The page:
How to perform trigger point therapy

18.133 Find a trigger point by palpation (examining by touch) and apply sufficient pressure to cause discomfort, hold it for about 5-7 seconds—or 10+ seconds if you can tolerate it—then release. (According to what you have been doing to yourself, whether in or out of the gym, the trigger points you need to concentrate on the most may change from day to day. You will probably have your "regulars," though.) Treat another trigger point or two, and then return to the first one. Nimmo recommended two or three sweeps on the same trigger point per treatment.

18.134 With my personal treatment—but remember that I am not professionally trained in trigger point therapy—I do whatever I need to do to feel the required easing of tightness, discomfort or pain. Sometimes one application of pressure per trigger point does the job, but usually two or three are needed. Sometimes I temporarily had to be very aggressive in a specific area, according to need.

18.135 According to Cohen and Schneider2, though, Nimmo

.found that daily treatments are too much for the patient to handle. He felt it was important to give the body time to respond to pressure therapy by resetting itself and rebalancing its efferent-afferent control. Also, since mechanical bruising may occur after deep pressure therapy, the muscles tend to be sore for a day or two.

18.136 Despite being very aggressive in my therapy, especially in getting after the trigger points in my glutei, which were the most bothersome ones for my lower back, I very rarely got any bruising. Perhaps I would have gotten the great benefits I did from treating a given trigger point only alternate days.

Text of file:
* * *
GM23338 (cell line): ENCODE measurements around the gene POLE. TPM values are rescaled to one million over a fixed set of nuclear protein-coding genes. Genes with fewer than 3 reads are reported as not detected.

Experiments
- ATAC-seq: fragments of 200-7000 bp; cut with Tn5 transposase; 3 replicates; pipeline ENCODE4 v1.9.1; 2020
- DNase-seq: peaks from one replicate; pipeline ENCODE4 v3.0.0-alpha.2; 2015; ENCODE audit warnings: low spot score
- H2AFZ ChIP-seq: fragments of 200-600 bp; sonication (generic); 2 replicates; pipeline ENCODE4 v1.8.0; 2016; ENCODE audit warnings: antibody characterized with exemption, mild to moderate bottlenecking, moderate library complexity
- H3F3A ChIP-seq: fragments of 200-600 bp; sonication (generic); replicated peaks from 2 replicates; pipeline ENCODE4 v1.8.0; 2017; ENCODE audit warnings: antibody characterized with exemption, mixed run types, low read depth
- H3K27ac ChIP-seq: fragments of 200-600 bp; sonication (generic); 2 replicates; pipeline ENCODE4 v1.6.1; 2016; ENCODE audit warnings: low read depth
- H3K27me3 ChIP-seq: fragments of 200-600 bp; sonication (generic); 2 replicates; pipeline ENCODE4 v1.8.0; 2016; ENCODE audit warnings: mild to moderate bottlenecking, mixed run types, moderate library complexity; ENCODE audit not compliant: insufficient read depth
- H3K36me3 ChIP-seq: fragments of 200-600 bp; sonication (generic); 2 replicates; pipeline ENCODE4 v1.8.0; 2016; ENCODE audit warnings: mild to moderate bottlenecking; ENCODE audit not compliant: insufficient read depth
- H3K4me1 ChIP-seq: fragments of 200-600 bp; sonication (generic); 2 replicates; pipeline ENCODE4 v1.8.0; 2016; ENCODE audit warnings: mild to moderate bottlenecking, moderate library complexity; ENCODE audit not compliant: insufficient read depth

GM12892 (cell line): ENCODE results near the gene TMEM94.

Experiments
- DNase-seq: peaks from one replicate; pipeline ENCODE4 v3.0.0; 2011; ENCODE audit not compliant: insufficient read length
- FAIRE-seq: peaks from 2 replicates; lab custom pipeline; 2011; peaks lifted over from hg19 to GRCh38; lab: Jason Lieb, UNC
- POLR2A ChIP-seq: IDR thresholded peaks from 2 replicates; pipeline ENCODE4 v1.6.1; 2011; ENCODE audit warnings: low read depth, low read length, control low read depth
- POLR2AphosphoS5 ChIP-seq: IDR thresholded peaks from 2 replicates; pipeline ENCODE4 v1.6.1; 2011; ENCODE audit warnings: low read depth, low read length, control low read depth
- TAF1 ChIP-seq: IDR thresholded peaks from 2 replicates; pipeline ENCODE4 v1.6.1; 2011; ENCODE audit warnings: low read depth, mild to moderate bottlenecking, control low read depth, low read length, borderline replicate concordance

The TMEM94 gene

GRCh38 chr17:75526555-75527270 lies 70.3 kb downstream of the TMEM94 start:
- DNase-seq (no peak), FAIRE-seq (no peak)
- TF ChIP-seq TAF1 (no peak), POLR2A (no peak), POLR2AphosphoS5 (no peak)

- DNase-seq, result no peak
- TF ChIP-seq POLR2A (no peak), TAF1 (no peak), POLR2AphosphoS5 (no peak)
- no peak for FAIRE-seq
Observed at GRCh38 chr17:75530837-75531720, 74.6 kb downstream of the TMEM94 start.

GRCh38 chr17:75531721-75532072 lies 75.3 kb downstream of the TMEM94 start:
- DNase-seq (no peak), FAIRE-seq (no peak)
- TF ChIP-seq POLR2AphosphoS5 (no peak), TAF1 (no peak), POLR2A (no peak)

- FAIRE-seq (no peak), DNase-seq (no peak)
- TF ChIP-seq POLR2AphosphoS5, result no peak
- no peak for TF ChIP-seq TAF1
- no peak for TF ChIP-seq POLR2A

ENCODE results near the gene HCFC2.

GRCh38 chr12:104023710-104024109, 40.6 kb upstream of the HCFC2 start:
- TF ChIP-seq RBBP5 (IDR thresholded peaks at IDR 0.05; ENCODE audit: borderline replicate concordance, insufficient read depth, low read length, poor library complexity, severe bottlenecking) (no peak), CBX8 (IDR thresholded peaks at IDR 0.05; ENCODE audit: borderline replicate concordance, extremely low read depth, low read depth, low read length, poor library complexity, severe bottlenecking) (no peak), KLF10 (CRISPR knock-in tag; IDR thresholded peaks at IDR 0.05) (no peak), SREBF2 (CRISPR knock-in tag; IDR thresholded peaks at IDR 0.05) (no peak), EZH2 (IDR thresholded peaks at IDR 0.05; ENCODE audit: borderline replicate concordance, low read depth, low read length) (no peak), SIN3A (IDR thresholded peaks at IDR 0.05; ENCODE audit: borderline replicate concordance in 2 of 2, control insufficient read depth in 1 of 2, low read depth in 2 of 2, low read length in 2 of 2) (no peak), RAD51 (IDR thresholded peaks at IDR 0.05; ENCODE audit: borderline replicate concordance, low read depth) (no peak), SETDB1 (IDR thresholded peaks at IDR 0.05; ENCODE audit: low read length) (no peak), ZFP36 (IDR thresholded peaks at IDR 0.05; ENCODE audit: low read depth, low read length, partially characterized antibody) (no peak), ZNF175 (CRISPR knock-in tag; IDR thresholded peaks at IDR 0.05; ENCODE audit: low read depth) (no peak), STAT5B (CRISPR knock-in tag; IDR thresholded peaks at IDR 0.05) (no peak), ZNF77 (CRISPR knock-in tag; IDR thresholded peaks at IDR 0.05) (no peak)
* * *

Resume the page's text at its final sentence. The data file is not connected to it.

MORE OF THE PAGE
18.137 While it is best to get all the troublesome trigger points seen to in a given area, for quickest benefit, just fixing some of them has a knock-on effect in reducing the impact from the other ones.

18.138 ^is is only the beginning of the trigger point therapy, though it is the essence of the "quick fix" (as Prudden calls it) aspect of pain control. It is the quick fix aspect I have focused upon in this chapter, and that I concentrated on in my own early therapy—I was quick fixing myself almost daily. To do a permanent job, a more thorough approach is needed.

18.139 In Prudden's book there is more to pain control than the quick fix, despite the quick fix being so essential for immediate pain control. In Prudden's words on page 49 she says:

^e Purpose of this Quick Fix section is to first show you how to get rid of pain quickly and on the spot... ^e painlessness may last for hours, days, weeks or even for always. But if it doesn't, you must realize there was more work to do. See the Permanent Fix section to learn the next steps to take.

^en on page 117 she writes:

^e permanent fix is an extension of the quick fix. ^e latter is first aid for pain. like knowing where to walk in a minefield. Permanent fix gets rid of the minefield and the enemy.

18.140 Prudden details the "permanent fix" which entails an investigation of the deep-rooted causes of pain, trigger point therapy much more comprehensive than in the quick fix, and exercises (especially stretching). It is a very comprehensive yet cheap book. ^e Schneider manual is the Nimmo technique in great detail, aimed at the professional rather than the lay person.

18.141 Read one or both of these books. For expert hands-on guidance, link up with a chiropractor who has received training in trigger point therapy, a Bonnie Prudden certified myotherapist, or any other therapist with experience in this area. ^en find your own way from there. Unless you are very well off you will be unable to afford to have a professional therapist treat you several times a week. ^is is the reason why it is important to be independent but while being able to get professional help when you need it.

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